Windy City Times:So, there was no hesitation about Mildred Pierce, which meant that people were going to have to be taught, "This is not a remake of the Joan Crawford version?"

Christine Vachon: Well, I think you're giving people a little too much credit. Certainly, your readers will be aware of the Joan Crawford movie but the vast majority of the people who are going to see this probably are not.

Windy City Times:When it comes to movies with gay content you're the ultimate producer. Is that something you've consciously sought out—to tell Our Stories?

Christine Vachon: I think I tell the stories that I want to tell and sometimes they're gay-related and sometimes they're not. Sometimes I work with gay directors and sometimes I don't. I kind of don't think about it so much that way.

Windy City Times:But there is something about that "Outsider" figure that runs through most of your films which I think correlates to Our People: Would you agree? Certainly the character of Mildred—given the time period [and her being] a divorced, single working mother—is very much an outsider. And there's such shame about her having to work as a waitress.

Christine Vachon: Well, I think it's shameful to her. They had lived a better life and now that the better life was slipping out of their grasp she had to go to work. The notion of being middle-class and then having to go down a level in order to survive was terrifying to her and that certainly will resonate with audiences today. She then very quickly puts all her hopes and dreams onto her daughter who inevitably moved ahead of her in class and then looked down on her.

Windy City Times:Has that scenario ever crossed your mind with your daughter?

Christine Vachon: Well, this is an entirely different interview but I do think we're looking at a generation of children right now whose parents overparent them and who are going to be incapable really of doing anything for themselves in 10 years. I really do think that.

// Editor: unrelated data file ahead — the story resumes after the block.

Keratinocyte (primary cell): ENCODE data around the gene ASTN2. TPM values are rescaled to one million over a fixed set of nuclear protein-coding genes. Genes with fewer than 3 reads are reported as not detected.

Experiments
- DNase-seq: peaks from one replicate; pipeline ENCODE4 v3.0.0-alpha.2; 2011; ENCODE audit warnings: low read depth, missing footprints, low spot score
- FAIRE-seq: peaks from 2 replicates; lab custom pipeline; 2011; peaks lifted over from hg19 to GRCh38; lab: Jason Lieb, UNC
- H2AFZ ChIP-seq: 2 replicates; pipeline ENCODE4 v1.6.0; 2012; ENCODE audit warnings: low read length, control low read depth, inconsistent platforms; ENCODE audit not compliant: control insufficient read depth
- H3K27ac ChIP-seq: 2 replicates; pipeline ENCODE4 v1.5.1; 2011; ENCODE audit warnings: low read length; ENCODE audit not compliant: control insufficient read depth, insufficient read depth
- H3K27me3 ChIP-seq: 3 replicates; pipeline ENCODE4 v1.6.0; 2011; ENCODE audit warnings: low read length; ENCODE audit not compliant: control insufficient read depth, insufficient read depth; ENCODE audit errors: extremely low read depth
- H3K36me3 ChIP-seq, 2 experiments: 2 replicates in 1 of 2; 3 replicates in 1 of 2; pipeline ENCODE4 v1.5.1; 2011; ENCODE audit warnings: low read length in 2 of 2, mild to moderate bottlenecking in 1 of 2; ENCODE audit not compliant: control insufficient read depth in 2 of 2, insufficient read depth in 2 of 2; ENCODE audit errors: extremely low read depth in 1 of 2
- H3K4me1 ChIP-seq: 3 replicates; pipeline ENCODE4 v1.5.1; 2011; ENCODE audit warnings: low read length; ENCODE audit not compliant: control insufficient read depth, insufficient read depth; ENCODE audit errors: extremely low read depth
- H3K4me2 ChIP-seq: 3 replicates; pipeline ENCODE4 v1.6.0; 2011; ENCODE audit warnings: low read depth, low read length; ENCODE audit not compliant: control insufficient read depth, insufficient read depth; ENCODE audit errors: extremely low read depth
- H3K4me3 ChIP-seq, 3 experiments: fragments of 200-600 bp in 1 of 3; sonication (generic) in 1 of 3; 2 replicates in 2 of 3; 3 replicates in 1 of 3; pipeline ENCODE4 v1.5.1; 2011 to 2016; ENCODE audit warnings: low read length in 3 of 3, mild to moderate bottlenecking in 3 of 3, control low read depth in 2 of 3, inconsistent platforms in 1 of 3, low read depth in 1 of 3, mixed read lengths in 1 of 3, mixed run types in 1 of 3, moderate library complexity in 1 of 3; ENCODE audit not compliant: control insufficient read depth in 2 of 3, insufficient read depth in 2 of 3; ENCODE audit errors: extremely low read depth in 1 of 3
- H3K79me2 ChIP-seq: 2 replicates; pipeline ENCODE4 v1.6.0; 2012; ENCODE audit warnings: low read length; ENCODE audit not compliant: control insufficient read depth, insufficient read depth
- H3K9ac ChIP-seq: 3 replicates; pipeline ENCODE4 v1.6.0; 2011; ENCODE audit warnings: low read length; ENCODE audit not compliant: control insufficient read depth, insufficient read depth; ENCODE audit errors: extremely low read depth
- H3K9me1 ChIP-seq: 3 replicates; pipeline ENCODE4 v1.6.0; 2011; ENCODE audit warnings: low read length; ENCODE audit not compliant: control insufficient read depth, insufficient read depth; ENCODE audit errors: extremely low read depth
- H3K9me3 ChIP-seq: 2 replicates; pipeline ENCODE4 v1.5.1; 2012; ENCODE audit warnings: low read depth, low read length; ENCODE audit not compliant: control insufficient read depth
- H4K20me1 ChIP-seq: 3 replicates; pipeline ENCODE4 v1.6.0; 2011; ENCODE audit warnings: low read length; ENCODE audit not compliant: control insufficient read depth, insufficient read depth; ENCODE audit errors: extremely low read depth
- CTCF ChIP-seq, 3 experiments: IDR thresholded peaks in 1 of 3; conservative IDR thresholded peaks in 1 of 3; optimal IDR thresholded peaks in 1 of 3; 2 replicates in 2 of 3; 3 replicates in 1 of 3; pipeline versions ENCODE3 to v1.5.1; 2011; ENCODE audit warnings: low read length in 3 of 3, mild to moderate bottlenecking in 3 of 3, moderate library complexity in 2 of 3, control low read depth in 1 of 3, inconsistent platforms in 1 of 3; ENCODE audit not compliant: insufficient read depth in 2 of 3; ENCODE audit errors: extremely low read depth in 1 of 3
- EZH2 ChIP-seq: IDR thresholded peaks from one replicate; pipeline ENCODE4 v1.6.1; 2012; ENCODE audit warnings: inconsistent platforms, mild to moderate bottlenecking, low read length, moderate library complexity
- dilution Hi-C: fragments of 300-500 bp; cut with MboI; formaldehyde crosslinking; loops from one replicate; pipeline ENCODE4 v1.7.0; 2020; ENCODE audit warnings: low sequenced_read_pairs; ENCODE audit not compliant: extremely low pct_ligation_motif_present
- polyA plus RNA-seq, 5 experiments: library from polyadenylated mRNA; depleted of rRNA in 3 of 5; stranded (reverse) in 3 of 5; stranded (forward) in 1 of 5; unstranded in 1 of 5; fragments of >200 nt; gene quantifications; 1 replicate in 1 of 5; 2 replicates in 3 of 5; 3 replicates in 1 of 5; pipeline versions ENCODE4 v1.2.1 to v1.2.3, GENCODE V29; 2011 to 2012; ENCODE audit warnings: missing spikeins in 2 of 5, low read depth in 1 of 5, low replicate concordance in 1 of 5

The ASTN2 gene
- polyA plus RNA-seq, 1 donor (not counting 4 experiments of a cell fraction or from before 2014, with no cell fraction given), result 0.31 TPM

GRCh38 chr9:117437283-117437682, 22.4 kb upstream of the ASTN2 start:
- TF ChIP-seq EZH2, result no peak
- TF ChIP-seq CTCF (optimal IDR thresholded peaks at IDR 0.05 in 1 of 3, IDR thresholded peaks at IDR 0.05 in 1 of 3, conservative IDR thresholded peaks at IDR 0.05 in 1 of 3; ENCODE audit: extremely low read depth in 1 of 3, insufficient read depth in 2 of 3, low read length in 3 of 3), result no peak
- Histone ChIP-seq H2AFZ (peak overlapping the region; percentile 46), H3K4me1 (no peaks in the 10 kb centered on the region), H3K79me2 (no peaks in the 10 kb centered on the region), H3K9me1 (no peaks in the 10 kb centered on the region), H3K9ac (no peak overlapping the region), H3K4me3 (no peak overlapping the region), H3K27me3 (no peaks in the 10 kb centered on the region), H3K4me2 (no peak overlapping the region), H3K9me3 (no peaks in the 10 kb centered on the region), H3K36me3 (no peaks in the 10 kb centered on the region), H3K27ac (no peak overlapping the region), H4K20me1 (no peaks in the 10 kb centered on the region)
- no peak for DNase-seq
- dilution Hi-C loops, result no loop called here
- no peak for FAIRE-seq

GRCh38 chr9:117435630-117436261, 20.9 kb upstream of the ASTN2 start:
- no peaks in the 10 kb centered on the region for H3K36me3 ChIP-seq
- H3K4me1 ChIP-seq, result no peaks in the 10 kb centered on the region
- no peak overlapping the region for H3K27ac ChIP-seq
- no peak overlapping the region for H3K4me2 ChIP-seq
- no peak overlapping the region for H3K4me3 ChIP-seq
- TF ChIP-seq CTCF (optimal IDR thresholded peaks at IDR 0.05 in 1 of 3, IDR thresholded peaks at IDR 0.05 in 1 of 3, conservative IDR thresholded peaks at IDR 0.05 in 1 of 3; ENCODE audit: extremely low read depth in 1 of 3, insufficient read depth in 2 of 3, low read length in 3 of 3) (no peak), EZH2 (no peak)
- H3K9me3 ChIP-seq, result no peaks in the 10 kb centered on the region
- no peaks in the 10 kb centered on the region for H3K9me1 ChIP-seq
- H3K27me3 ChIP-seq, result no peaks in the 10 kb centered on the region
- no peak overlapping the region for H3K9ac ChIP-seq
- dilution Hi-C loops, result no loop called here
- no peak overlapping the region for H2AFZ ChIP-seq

Windy City Times:That's another striking modern parallel from this 70-year-old novel. Now, as a producer and observer of the movie scene, do you have any clue where gay movie audiences have gone?

Christine Vachon: They went to their computers like everyone else. I think the better question is what happened to movie audiences, period? We're just consuming media in different ways.

Windy City Times:So as we go down the road, will you produce in a different manner? Will you do more work for HBO? Certainly, the dramatic genre has almost literally disappeared from movie theaters.

Christine Vachon: We plan to be very involved in projects for HBO and these other avenues.

Windy City Times:Are there queer films that you've seen in the last little while that you've appreciated?

Christine Vachon: I just don't know what makes a movie "queer."

Windy City Times:I understand that that term can be problematic, but isn't there also a badge of honor attached to that?

Christine Vachon: I don't know. Honestly, I just don't think about it that much. When I first started, frankly, the so-called queer community didn't embrace me. They certainly didn't think much of Poison. They hated Swoon. They thought Go Fish was okay except—then women complained that it should have shown every single type of lesbian that existed. They felt Safe should have been about AIDS instead of environmental illness. So … I've never been on the right side of the queer community. I've never even gone to the GLAAD awards.

Windy City Times:Have you perceived a shift in tastes since you began producing with Todd?

Christine Vachon: Not really, to be honest. When we made Go Fish, for example, I'm not sure that audiences today would tolerate the low-budget aesthetic of that film now. Then they did because it was so novel to specifically target a movie at gay women. Everyone forgave it for being in black and white. But I could be wrong. Every year something comes out of Sundance that I am surprised audiences go for but they do. In some ways, then as now, the real trick for an independent film to be successful is for it to be truly original—a true alternative.

Of related interest: Cinema Q is presenting a free screening of Go Fish Wed., March 23, at 6:30 p.m. at the Chicago Cultural Center/Claudia Cassidy Theater, 78 E. Washington.